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Correctional Officers – Empathy in Psychopaths

Correctional Officers – Empathy in Psychopaths | Empathy and Compassion | Scoop.it

Correctional employees need to take into consideration that working with psychopathic criminals takes some special management styles and security techniques in order to be an effective supervisor or manager. We must become aware how psychopaths process their minds to the environment and how they pose a significant threat to society as well as everyone inside a large jail or prison. Empathy is the capacity to recognize emotions that are being experienced by another being. One may need to have a certain amount of empathy before being able to experience accurate sympathy or compassion.


By Carl ToersBijns, former deputy warden, ASPC Eyman, Florence AZ

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To Newspaper Front Page: All Sections

To Newspaper Front Page: All Sections | Empathy and Compassion | Scoop.it

Empathy Cafe Magazine Front Page


Visit the individual magazines specifically for empathy and;

*   Main Page All
*   Animals
*   Art
*   Compassion

*   Compassionate Communications (NVC)

*   Curriculums
*   Education
*   Empaths

*   Empathy Quotes

*   Empathic Design - Empathy in Human-Centered Design (New!)
*   Health Care

*   Justice

*   Self-Empathy & Self-Compassion
*   Teaching - Learning
*   Work 

*   etc.


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Join us on Facebook Center for Building a Culture of Empathy

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Use Empathy Before Facts When Debating a Conspiracy Theorist

Use Empathy Before Facts When Debating a Conspiracy Theorist | Empathy and Compassion | Scoop.it
It all comes back to psychology. Oliver and Wood say that facts will not dissuade them, it will only shut down the discussion that much faster—instead empathize.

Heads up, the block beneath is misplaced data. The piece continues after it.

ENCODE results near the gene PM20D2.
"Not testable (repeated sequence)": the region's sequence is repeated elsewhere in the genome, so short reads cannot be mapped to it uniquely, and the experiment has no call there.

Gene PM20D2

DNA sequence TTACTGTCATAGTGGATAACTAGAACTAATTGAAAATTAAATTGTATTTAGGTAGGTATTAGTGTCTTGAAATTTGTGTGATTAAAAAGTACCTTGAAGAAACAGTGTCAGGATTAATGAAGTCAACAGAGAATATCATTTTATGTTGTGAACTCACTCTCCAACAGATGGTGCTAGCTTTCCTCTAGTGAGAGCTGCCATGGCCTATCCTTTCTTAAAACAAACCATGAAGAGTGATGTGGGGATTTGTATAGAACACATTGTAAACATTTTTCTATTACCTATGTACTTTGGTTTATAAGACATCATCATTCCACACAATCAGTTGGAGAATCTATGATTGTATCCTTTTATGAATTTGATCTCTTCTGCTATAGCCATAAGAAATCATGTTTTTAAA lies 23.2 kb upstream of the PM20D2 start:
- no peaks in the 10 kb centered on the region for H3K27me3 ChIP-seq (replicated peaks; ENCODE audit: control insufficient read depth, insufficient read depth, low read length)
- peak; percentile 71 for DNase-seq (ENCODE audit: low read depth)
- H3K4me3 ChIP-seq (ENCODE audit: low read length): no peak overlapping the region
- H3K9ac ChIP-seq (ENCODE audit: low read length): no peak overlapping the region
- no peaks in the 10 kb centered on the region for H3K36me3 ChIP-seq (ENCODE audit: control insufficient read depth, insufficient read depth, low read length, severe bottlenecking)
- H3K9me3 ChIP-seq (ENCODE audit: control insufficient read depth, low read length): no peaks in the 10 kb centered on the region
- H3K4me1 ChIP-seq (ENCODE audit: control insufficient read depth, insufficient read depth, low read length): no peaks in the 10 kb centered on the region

It's true, other studies have shown people feel threatened when facts conflict with anyone's beliefs. People will throw back untested assertions—anything to defend the world they've come to understand. But when we understand and appreciate the emotional reasoning behind the belief, we may be better equipped talk about the issue in a way they'll comprehend.


by NATALIE SHOEMAKER

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Empathy Library December E-Newsletter

Empathy Library December E-Newsletter | Empathy and Compassion | Scoop.it

Well, it's that time of year when we're encouraged to feel 'goodwill to all men.' But where does goodwill come from?


At the Empathy Library, we're thinking about the gift of understanding; both others and ourselves, so we've put together our own alternative Christmas list! You can read all these reviews in the Empathy Library.

1. Wings of Desire: Tired of seasonal Gone with the Wind and Ben-Hur marathons? This Wim Wenders film is ideal for a dose of romance and magic.
2. Wonder: ...

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The Empathy Way — Guest: Anne Paris

There are times when it is very difficult to empathize with another person. Those times include feeling frustrated with our children. But difficult as those situations may be for parents, clinical psychologist Anne Paris suggests we would do well to "step back, take a break, ask someone else to intervene..." because that's the best way to get our emotions under control so that we can, afterwards, model an empathetic response.


That's how we teach our kids to do the same. Annie talks with Anne about the empathy response and about The Empathy Way, Dr. Paris' delightful new series of children's books which features the remarkable wildlife photography of Marian Brickner.